Surface swimmers, harnessing the interface to self-propel
GRASP, Université de Liège, Allée du 6 Aot 19, 4000, Liège, Belgium
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Accepted: 26 October 2018
Published online: 26 November 2018
In the study of microscopic flows, self-propulsion has been particularly topical in recent years, with the rise of miniature artificial swimmers as a new tool for flow control, low Reynolds number mixing, micromanipulation or even drug delivery. It is possible to take advantage of interfacial physics to propel these microrobots, as demonstrated by recent experiments using the proximity of an interface, or the interface itself, to generate propulsion at low Reynolds number. This paper discusses how a nearby interface can provide the symmetry breaking necessary for propulsion. An overview of recent experiments illustrates how forces at the interface can be used to generate locomotion. Surface swimmers ranging from the microscopic scale to typically the capillary length are covered. Two systems are then discussed in greater detail. The first is composed of floating ferromagnetic spheres that assemble through capillarity into swimming structures. Two previously studied configurations, triangular and collinear, are discussed and contrasted. A new interpretation for the triangular swimmer is presented. Then, the non-monotonic influence of surface tension and viscosity is evidenced in the collinear case. Finally, a new system is introduced. It is a magnetically powered, centimeter-sized piece that swims similarly to water striders.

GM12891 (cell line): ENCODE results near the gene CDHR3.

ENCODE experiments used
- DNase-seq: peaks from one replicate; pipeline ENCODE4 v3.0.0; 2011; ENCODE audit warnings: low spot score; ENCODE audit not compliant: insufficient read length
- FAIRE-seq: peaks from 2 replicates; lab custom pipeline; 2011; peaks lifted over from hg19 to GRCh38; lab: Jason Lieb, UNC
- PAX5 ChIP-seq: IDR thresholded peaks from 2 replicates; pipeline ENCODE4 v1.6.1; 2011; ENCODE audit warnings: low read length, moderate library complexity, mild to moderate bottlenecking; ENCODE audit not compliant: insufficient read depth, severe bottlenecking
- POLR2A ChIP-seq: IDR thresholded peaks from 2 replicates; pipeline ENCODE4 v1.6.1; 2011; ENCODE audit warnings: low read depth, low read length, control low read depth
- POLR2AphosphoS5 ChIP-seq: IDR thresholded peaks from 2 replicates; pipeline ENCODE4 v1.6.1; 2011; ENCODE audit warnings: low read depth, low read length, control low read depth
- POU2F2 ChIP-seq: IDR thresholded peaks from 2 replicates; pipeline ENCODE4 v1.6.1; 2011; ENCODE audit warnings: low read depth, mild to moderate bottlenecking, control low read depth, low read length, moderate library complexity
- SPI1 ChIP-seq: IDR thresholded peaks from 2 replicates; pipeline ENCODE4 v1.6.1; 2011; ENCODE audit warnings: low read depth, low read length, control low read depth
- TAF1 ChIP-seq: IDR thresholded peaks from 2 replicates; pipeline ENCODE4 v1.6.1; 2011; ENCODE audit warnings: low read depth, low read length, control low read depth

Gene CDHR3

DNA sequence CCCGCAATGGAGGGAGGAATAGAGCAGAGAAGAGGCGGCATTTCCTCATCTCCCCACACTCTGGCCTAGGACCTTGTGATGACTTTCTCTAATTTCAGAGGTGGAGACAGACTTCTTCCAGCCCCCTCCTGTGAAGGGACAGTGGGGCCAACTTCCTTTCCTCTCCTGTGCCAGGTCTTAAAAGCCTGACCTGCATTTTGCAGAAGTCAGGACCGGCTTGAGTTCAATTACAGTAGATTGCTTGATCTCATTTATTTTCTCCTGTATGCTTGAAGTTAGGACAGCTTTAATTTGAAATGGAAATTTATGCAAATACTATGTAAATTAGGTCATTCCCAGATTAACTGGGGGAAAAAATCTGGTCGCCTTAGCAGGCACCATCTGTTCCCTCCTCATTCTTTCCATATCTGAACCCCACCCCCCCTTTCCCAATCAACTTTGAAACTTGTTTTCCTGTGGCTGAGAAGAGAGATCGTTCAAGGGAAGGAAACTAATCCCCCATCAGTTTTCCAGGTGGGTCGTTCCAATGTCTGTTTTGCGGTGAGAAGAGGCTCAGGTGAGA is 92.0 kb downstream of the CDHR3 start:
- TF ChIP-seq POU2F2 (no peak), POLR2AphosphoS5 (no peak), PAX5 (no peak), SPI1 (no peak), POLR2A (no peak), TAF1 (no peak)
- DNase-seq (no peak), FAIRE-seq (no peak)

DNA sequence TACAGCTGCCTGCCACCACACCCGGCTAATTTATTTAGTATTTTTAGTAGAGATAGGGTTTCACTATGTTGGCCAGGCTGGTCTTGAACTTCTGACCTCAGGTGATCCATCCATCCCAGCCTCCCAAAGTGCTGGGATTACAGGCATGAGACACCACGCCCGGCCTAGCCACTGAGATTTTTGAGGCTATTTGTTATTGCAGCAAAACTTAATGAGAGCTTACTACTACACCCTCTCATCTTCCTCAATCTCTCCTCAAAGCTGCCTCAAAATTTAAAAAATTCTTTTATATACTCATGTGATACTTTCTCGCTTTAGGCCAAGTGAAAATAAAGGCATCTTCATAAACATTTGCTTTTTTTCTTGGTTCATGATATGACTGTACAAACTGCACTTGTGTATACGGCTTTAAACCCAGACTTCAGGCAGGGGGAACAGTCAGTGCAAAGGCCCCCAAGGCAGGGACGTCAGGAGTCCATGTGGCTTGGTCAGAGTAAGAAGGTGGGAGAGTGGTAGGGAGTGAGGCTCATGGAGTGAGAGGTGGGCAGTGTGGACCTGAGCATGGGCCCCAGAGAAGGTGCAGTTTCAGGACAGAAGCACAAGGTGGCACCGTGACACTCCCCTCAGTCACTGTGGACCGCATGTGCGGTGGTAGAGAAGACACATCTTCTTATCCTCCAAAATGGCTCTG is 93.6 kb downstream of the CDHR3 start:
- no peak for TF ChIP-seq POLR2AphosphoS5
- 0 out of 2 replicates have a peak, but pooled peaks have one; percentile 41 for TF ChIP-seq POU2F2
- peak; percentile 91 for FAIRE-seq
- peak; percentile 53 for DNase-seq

Key words: Topical issue: Flowing Matter, Problems and Applications
© EDP Sciences, SIF, Springer-Verlag GmbH Germany, part of Springer Nature, 2018